People who suffer from gout (painful swelling in the joints, also known as gouty arthritis) are routinely recommended to avoid purine rich foods. The alternative is to continually suffer from gout attacks that may lead to one or more joints being crippled. Will this dietary change have significant social implications? Almost undoubtedly – many men really grumble if you ask them to limit their bread, red meat and beer intake. While medication can treat or prevent gout, the important point is these people are always given the information that changing their diet can reduce the frequency of gout attacks. Whether they choose to follow the advice is up to them.
As a pharmacist, I have counselled many patients with this dietary advice and provided printed information for them to take home – sometimes with graphic pictures with the consequences of untreated gout. The threat of amputations, or not being able to run around with the children/grandchildren in the future can be a good motivator for change.
People with coeliac disease must avoid all foods containing gluten to avoid severe gastro-intestinal upset. Again, these people are given strict counselling as to what foods they need to avoid and again, the consequences of what will happen if they don’t follow this advice. People with coeliac disease usually become very good at avoiding all trace of gluten, (bread or anything with flour, wheat or some other grains, many processed foods). I also get quizzed from some patients as to the presence of gluten in medications and other health products.
Children with severe epilepsy are often recommended to follow a very strict ketogenic diet as it is proven to reduce the risk of seizures. Many of these children become seizure free and their parents go to some pretty extreme lengths to maintain this diet…now a lifestyle for them.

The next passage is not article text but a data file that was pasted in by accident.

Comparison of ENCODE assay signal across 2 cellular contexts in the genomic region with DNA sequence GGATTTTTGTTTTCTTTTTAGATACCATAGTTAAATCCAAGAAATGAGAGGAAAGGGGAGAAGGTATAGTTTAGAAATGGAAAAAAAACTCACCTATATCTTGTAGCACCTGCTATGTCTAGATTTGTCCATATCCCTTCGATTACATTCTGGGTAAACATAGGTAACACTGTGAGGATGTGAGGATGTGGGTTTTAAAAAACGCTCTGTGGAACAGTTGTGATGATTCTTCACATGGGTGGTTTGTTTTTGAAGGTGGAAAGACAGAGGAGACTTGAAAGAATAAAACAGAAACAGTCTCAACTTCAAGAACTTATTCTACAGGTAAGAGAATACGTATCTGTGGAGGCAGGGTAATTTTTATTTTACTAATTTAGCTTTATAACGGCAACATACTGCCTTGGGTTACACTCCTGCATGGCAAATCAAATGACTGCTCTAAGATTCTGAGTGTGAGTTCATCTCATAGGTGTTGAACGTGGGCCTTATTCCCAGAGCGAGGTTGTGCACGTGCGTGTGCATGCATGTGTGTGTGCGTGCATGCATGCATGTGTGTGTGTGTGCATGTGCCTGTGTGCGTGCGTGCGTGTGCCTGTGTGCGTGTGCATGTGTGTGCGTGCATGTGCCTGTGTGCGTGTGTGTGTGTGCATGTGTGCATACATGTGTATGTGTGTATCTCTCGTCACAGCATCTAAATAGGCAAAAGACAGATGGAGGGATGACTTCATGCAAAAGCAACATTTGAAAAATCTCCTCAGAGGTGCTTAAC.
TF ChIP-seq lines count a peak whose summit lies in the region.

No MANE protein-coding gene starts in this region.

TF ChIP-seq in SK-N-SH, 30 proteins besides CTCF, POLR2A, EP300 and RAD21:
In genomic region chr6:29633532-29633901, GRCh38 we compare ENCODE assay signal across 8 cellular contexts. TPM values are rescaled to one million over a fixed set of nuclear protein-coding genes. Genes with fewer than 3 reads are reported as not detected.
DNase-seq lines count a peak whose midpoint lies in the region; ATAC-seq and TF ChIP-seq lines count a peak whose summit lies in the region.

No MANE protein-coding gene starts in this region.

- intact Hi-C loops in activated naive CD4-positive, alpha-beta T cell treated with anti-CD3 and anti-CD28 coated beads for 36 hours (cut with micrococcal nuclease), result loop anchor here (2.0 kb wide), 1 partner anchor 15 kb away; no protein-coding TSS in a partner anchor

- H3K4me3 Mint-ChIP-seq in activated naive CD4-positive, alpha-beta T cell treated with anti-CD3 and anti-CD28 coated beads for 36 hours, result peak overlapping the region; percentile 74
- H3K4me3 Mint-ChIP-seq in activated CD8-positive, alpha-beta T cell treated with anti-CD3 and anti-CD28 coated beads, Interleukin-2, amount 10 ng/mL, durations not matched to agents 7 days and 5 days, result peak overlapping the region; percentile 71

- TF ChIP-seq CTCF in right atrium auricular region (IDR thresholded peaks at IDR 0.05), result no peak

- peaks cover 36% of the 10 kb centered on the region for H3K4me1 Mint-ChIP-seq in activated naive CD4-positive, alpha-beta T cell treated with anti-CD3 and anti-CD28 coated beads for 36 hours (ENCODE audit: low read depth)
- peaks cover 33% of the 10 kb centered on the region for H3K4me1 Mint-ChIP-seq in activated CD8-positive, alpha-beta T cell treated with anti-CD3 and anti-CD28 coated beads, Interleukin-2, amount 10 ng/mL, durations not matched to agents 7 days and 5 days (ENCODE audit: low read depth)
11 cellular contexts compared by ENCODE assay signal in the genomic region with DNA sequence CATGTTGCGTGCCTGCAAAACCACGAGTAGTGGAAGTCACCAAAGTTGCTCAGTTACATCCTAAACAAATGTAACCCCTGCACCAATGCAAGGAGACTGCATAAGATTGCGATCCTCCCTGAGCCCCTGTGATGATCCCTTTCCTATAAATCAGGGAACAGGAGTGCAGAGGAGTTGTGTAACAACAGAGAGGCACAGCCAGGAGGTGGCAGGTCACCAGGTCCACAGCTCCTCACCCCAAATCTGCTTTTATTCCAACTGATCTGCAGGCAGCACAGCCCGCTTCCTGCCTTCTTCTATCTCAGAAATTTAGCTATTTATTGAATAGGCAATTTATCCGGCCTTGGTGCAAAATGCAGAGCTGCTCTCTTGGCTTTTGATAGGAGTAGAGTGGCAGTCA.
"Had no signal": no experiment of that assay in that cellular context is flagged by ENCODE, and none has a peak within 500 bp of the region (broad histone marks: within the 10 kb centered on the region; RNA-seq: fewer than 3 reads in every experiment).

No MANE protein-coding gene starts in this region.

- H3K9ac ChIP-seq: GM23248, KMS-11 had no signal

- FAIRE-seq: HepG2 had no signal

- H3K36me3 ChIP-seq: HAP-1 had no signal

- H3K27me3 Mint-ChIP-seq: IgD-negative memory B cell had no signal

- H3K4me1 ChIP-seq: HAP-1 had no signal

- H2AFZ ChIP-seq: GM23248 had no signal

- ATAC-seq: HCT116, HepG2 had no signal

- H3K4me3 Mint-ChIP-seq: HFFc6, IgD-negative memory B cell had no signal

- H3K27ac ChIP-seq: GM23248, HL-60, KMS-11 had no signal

There are other examples, but these people cannot “continue to live their life the way they wish, eat the way they wish” if they want to stay healthy and disease free.
Ironically, adults who develop late-onset seizures are not offered the same dietary treatment as children as for some reason adults are deemed by the medical profession to be unable to adhere to the dietary advice. Sure, many won’t be able to as it is not easy, but surely they should be given the chance?
This brings in then the interesting question of informed consent. People have to consent to having any medical treatment based on a clear understanding of the facts, implications and consequences both on for the immediate and future concerns. Sufficient information needs to be provided to allow someone to make that informed consent. If insufficient information is provided, it can raise some serious ethical questions.
What Dr Kamp said smacks of “let’s not tell the people of a possible non-drug option because they can’t stick to it, so we won’t even given them the chance to try”. That attitude is simply condescending and paternalistic. The bigger question is whether it is ethical?
I have to agree Catherine and so does someone on the ABC site:
Listening to Dr Kemp, one wonders how many patients with either type I or type II diabetes get the benefit of ‘informed consent’, so that before they rely on insulin, exercise and calorie reduction they are informed that a low carb diet is an optional pathway.